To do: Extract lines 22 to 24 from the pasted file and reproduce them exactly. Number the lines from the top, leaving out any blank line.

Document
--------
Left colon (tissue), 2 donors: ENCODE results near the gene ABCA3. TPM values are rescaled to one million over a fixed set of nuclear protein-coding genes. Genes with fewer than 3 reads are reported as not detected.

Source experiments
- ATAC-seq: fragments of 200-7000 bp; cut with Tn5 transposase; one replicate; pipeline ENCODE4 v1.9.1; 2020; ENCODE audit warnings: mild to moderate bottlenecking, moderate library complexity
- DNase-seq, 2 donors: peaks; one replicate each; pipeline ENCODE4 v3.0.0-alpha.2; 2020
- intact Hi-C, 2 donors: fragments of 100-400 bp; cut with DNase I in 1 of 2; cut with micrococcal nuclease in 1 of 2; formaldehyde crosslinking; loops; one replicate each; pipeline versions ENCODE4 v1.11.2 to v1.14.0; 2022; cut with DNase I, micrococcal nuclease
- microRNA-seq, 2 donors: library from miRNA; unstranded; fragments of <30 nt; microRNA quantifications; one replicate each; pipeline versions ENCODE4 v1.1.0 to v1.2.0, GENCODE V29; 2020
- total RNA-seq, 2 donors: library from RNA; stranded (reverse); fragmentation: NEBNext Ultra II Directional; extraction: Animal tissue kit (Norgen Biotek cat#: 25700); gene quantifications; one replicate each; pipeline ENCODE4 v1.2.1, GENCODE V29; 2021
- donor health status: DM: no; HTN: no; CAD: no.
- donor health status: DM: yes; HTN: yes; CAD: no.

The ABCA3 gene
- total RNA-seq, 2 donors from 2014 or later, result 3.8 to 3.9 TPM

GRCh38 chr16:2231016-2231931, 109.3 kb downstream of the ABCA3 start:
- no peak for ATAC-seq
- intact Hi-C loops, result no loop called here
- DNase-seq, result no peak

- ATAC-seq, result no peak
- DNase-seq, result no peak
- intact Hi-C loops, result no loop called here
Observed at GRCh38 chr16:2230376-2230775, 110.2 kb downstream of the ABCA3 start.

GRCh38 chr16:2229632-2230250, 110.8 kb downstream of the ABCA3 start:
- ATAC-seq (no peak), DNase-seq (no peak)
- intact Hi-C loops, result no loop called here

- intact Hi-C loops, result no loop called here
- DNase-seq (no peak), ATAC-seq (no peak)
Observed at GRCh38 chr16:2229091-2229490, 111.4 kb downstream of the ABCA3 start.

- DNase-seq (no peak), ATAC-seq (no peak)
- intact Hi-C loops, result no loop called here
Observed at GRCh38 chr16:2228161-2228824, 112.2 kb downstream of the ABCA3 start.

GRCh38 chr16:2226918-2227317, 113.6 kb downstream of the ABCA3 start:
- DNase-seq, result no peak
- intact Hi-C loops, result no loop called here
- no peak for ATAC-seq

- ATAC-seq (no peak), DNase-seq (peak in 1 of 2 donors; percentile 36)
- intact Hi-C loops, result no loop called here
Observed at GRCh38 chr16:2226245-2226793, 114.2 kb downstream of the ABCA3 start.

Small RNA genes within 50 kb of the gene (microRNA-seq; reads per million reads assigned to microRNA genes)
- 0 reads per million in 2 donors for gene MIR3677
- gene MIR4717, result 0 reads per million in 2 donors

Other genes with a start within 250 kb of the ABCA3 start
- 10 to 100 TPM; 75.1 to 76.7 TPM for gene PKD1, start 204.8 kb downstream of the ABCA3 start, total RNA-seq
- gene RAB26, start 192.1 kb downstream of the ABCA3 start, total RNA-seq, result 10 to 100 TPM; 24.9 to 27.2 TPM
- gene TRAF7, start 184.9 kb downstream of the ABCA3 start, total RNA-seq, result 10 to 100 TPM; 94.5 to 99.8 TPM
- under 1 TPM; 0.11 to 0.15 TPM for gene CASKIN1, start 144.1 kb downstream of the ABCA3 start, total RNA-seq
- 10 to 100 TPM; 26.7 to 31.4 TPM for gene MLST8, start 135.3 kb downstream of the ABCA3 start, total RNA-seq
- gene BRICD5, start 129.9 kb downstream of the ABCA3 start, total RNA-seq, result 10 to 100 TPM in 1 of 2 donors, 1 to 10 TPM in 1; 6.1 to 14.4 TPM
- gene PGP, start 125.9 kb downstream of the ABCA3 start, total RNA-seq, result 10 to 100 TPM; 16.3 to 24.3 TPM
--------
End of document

- intact Hi-C loops, result no loop called here

- intact Hi-C loops, result no loop called here
- DNase-seq (no peak), ATAC-seq (no peak)